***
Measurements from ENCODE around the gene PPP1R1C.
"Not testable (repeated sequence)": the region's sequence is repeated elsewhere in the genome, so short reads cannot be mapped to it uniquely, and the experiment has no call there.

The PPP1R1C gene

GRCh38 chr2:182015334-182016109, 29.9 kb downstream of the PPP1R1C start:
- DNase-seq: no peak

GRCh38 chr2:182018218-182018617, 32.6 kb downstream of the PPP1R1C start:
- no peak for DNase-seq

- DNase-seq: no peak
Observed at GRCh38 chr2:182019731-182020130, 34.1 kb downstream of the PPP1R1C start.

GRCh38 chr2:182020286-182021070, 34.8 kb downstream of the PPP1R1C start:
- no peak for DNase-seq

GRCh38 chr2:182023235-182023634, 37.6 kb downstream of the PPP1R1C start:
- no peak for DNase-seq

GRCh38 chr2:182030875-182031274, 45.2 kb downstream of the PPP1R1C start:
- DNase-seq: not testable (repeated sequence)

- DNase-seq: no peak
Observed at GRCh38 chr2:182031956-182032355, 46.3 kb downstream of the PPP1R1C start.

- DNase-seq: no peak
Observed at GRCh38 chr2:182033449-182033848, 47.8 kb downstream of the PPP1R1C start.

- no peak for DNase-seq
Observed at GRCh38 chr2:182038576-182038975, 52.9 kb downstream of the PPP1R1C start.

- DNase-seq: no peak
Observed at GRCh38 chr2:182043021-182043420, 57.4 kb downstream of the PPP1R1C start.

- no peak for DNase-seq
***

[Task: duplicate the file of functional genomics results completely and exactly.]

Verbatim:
Measurements from ENCODE around the gene PPP1R1C.
"Not testable (repeated sequence)": the region's sequence is repeated elsewhere in the genome, so short reads cannot be mapped to it uniquely, and the experiment has no call there.

The PPP1R1C gene

GRCh38 chr2:182015334-182016109, 29.9 kb downstream of the PPP1R1C start:
- DNase-seq: no peak

GRCh38 chr2:182018218-182018617, 32.6 kb downstream of the PPP1R1C start:
- no peak for DNase-seq

- DNase-seq: no peak
Observed at GRCh38 chr2:182019731-182020130, 34.1 kb downstream of the PPP1R1C start.

GRCh38 chr2:182020286-182021070, 34.8 kb downstream of the PPP1R1C start:
- no peak for DNase-seq

GRCh38 chr2:182023235-182023634, 37.6 kb downstream of the PPP1R1C start:
- no peak for DNase-seq

GRCh38 chr2:182030875-182031274, 45.2 kb downstream of the PPP1R1C start:
- DNase-seq: not testable (repeated sequence)

- DNase-seq: no peak
Observed at GRCh38 chr2:182031956-182032355, 46.3 kb downstream of the PPP1R1C start.

- DNase-seq: no peak
Observed at GRCh38 chr2:182033449-182033848, 47.8 kb downstream of the PPP1R1C start.

- no peak for DNase-seq
Observed at GRCh38 chr2:182038576-182038975, 52.9 kb downstream of the PPP1R1C start.

- DNase-seq: no peak
Observed at GRCh38 chr2:182043021-182043420, 57.4 kb downstream of the PPP1R1C start.

- no peak for DNase-seq